Michael Gove: the Grinch who stole the Summer Holiday

It may be a reliable presumption that if the NUT is against something, then it must be right, but there comes a time when the leftie teaching union has a valid point, such as voicing opposition to Education Secretary Michael Gove’s most recent pronouncement (echoed by his loyal chorus) that schools should run longer working days and shorter summer holidays.

Gove claims that, as children are no longer sent out to work in the fields, then it is no longer permissible that children remain at large for such a long period, if we are to produce a generation of Nietzchean Ubermenschen to compete with the Oriental nations. However, looking closer to home, in the top private schools in England and the state system of the country of Finland, which usually ranks first in results, you find shorter days and longer holidays.  Additionally, the school starting age in Finland is seven – considerably older than in England.

From the libertarian point of view, the ideological struggle over state education is a fight between two factions of authoritarians. The fundamental problem is the state system itself. Without the imposition of the state-run quasi-monopoly, schools would run their affairs independently, and no doubt come to different conclusions as to hours of attendance and length of holiday, as well as syllabus and philosophical orientation, and parents would be able to choose a school that most closely fit their own and their children’s requirements.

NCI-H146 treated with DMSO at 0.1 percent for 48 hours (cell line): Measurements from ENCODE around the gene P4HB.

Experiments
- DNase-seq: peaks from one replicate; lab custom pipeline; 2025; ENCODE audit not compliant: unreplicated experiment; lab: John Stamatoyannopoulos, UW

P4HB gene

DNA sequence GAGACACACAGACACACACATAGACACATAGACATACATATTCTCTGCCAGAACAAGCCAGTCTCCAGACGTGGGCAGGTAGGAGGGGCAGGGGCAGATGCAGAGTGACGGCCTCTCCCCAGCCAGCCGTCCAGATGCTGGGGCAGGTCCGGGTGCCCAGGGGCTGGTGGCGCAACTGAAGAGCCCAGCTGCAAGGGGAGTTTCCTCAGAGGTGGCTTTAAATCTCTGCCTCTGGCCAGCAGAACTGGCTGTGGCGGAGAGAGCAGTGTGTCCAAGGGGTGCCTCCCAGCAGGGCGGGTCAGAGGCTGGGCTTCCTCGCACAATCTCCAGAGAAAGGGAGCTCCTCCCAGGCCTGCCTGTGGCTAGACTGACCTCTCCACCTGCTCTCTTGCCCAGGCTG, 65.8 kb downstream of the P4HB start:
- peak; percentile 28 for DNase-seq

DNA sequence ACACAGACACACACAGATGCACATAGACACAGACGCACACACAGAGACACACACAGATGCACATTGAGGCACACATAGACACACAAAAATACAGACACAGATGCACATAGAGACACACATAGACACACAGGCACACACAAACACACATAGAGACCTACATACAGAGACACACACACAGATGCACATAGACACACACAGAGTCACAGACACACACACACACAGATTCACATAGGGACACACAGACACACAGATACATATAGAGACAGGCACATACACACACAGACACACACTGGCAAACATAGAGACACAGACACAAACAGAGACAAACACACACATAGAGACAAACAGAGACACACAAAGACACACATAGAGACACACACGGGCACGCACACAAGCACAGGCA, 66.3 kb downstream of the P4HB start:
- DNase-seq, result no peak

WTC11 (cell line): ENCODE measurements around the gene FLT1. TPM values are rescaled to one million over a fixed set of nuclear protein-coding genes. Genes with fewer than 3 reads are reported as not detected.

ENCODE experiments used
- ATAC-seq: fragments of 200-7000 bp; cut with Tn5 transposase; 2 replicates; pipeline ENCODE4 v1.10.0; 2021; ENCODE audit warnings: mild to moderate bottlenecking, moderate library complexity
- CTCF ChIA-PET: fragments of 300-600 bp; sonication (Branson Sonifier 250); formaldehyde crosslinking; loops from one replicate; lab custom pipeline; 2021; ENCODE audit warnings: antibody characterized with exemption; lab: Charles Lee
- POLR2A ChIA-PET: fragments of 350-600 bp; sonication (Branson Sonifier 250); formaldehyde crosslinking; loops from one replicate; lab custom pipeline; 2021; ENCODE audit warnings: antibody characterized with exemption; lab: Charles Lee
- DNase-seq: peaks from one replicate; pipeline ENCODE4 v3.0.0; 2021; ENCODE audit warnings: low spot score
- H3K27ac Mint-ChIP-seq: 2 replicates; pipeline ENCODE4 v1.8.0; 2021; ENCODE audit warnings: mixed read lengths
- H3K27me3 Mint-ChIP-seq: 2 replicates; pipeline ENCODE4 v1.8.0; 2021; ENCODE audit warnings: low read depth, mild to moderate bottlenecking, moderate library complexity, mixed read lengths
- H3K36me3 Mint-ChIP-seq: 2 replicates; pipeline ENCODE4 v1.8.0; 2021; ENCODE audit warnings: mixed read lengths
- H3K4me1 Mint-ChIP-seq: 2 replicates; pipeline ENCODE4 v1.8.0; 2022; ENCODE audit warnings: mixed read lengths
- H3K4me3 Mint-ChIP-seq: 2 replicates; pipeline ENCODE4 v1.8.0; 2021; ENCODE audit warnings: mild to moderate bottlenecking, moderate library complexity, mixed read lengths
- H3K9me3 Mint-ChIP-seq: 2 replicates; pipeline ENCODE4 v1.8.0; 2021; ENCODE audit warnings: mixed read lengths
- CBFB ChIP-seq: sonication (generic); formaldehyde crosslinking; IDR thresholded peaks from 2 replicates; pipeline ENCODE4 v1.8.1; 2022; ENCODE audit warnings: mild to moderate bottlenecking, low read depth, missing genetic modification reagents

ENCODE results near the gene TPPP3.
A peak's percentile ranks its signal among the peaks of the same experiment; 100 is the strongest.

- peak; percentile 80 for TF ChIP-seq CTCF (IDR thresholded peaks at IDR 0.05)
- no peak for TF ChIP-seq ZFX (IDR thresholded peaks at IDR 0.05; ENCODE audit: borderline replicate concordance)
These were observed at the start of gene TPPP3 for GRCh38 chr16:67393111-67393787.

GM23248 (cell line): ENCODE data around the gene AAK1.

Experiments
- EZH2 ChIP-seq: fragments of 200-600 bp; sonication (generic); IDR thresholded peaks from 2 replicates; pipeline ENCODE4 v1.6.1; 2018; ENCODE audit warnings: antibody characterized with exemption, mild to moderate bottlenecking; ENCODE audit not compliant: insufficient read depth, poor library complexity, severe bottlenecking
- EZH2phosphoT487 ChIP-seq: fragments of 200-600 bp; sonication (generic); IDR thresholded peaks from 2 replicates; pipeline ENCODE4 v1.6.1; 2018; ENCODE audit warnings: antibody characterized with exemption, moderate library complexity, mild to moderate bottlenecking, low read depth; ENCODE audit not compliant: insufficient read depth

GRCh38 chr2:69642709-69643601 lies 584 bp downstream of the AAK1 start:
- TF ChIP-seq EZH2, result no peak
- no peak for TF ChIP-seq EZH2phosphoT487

Today’s teachers, whose mundane work can often be stressful, are having their jobs made more difficult by the impositions of state central-planning, with its reams of bureaucracy and its Stalinesque inspections. No doubt the government’s entrenched enemies in the educational establishment exercise a malign influence over the schools, but the solution to this will not come from Gove attempting to over-ride this influence with his own ideological pedagogy. This will only add burdens. The solution can only come from breaking up the quasi-monopoly.

Speaking from my own recollection, the best thing about school was the long summer holiday, and I pity today’s children, whose every waking hour is being organised and supervised. Let them find their own interests and develop their own personalities. Leave them in peace!


  1. Don’t get me started on Gove… Oh alright then… He’s horrendous. His main objective is to make every school in the country dependent on and obedient to the government, to prevent the opening of any more genuinely independent schools and to corrupt as many of the existing ones as possible. This would be bad enough, except that the media consistently attack him for attempting to “privatise” education, which is perfectly obviously not what he is doing; as with healthcare and everything else it is the fascist economic model they are aiming for, colloquially known as public-private partnership.

    And it stands to reason that a fascist wants to spend the rest of his time producing mindless central government dictats which will only make things worse.

    Hate hate hate.

    The free speech thing? Pure self interest. He started as a journalist, so free speech is his blind spot.



  2. “However, looking closer to home, in the top private schools in England… you find shorter days and longer holidays.”